BOSTON -- David Ortiz has spent his entire Red Sox career supplying dramatic moments. As he begins the final weekend of his last season, there are no apparent plans to change.
Why, after all, would you mess with success?
Ortiz supplied another booster shot for Fenway Park, lining a laser shot down the right field line for a tie-breaking, two-run homer in the Red Sox' 5-3 comeback win over Toronto.
"You expect it,'' marveled Dustin Pedroia, who has been Ortiz's teammate in Boston longer than any other current Red Sox player. "It's (strange) to say because it's so tough to do. But he makes it look easy.''
Ortiz has set such a ridiculously high standard that the shock happens when he doesn't come through, rather than when he does.
You expect it.
Like Tuesday night in New York, when Ortiz came to the plate in the ninth inning, with the Red Sox trailing by two and two runners on base. The expectation was that, of course Ortiz was going to belt a three-run homer to 1) beat the Yankees and 2) secure the division title.
When he didn't, when he went down swinging, it was, however unfairly, a letdown.
That's how good he is. That's how often he's come through in such situations.
Anything less than heroics is somehow a failing.
"I don't know that you could write a script any better than what David did tonight offensively,'' said John Farrell. "He turned this place upside down, given (where we were in) the game and what was needed. Almost a storybook night for David.''
Another in a long series.
What gets lost in the drama and clutch nature of his at-bats is the smarts he utilizes.
Ortiz was facing lefty Brett Cecil, whom Toronto manager John Gibbons had summoned expressly for Ortiz, who had limited Ortiz to a .194 (6-for-31) batting average in his career, including 10 strikeouts.
The two faced each other earlier this month in Toronto, and Ortiz, as he frequently does, was taking notes.
"I kept track of my at-bat with him,'' said Ortiz. "Last time I faced him, he started me off breaking ball, breaking ball, then finished me off hard. Cecil has that god breaking ball, and his fastball is 94 mph, so you can't pick both. You've got to give him something.''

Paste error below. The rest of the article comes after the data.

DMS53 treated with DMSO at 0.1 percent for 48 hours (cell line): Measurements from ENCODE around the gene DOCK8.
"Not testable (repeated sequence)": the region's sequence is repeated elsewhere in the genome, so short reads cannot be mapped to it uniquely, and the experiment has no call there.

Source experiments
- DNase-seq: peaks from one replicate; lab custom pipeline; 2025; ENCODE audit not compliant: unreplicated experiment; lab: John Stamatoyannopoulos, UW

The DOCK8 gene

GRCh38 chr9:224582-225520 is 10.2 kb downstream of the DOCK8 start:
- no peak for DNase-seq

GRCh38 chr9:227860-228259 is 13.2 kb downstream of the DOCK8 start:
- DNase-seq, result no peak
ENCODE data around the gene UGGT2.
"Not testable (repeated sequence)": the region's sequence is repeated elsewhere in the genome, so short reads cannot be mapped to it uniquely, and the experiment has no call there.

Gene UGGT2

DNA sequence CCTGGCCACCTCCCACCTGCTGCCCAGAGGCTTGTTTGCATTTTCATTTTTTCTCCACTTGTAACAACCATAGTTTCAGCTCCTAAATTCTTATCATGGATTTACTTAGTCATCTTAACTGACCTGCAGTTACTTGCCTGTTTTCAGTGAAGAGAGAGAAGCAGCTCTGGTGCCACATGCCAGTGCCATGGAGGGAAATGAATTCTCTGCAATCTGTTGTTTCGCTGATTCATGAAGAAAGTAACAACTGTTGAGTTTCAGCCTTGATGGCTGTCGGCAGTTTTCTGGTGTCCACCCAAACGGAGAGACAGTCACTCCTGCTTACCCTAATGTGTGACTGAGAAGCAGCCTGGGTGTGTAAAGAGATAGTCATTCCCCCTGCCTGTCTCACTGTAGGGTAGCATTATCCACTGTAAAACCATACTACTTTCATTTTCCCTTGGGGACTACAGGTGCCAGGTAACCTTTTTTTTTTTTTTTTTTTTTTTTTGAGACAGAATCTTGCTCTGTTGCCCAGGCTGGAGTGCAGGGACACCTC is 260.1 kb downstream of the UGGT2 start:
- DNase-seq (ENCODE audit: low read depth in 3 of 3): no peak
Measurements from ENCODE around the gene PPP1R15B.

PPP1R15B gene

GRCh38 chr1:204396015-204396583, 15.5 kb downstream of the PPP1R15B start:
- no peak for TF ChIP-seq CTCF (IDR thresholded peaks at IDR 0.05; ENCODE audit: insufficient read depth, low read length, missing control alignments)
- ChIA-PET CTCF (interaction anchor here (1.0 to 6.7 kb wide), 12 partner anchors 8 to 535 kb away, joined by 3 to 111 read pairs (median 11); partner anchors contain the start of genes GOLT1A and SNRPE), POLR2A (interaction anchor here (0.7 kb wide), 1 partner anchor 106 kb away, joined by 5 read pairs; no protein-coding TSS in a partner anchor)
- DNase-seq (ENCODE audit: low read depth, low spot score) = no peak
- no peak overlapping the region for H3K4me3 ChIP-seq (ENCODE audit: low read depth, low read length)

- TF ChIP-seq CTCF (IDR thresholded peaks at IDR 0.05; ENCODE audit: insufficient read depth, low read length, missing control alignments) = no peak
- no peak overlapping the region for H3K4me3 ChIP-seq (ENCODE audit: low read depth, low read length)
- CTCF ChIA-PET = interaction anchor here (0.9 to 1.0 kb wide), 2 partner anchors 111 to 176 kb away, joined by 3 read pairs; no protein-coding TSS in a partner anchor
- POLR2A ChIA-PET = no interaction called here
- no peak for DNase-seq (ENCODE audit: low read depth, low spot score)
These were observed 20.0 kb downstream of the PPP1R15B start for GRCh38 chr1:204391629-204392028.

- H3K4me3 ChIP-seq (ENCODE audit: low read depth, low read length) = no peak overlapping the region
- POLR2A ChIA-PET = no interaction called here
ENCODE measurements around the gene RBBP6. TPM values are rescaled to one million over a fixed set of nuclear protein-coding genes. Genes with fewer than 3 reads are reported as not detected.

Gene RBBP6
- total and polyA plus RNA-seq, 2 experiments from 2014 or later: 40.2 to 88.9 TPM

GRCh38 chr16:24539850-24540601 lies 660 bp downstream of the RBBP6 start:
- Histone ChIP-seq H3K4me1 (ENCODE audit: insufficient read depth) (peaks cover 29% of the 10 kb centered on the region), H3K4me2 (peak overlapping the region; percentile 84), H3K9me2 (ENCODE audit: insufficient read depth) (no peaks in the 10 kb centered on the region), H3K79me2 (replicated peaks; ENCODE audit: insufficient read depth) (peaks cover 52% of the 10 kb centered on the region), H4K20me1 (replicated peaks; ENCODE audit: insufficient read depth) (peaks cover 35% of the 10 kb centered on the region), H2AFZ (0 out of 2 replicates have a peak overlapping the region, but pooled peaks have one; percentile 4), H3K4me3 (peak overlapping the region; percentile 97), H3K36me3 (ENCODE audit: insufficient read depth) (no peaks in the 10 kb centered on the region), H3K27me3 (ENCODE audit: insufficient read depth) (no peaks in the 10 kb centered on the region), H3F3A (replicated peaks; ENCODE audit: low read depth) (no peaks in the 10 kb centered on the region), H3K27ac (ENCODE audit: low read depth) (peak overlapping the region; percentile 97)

Ortiz "gave'' Cecil the curveball, and got three in a row. But when Cecil fell behind 2-and-1, he had to throw a fastball and Ortiz was ready.
Two games remain in his last season and Ortiz has 38 homers. What, he was asked, would he think of hitting 40 homers in his age 40 season?
"Forty-forty-forty,'' chuckled Ortiz. "What can I tell you? It's a pretty good season. If it happens, it happens. And it's all gravy.''
Don't put it past him. The guy has a habit of doing remarkable things that you somehow expected him to do.
BOSTON -- First impressions from the Red Sox' 5-3 win over Toronto:
* What's left to say about David Ortiz?
Ortiz acknowledged before Friday's game that the pre-game ceremonies and the attendant fuss over his pending retirement have created a challenge for him. Sometimes, it's hard to go from being feted to trying to win a game.
Not that you would know it by Friday night.
In his first at-bat, he singled home the first run of the game. Two at-bats later, he lined a bullet that was right at Jose Bautista.
But he saved his best for the seventh when, after the Red Sox tied the game at 3-3, Ortiz promptly untied it with a laser down the line, landing in the right field seats.
One more clutch hit from Ortiz in a career full of them.
* Brock Holt's defense at third has stood out.
John Farrell is looking for someone to step up with the third base job, given that Travis Shaw is hitting under .200 since the All-Star break and Aaron Hill has had difficulty hitting righties.
Holt, meanwhile, has seized the job somewhat by default, with a .319 average in the last 24 games.
But since starting the last four games at third, Holt has also contributed with his glove.
On Friday night, Holt made a fine stop with his backhand, on the third base line, and fired to nail Devon Travis on a close play at first.
Later, he came on a slow roller to gun down Josh Donaldson out at first.
* The Red Sox have done a better job of late capitalizing on opponents' mistakes.
Last week in Baltimore, the Red Sox were handed a gift by the Orioles when a throwing error by Chris Davis resulted in five runs being scored -- all of them unearned. It took exactly two pitches for the Red Sox to pounce on the opportunity.
On Friday night, it happened again.
Trailing 3-1, the Red Sox used a throwing error by Russell Martin to score one run and put another runner in scoring position. A groundout and single by Mookie Betts tied things, and Ortiz's homer broke the tie and gave the Red Sox a lead they wouldn't relinquish.
Good teams take advantage of mistakes. Two of the last six Red Sox wins are prime examples of that maxim.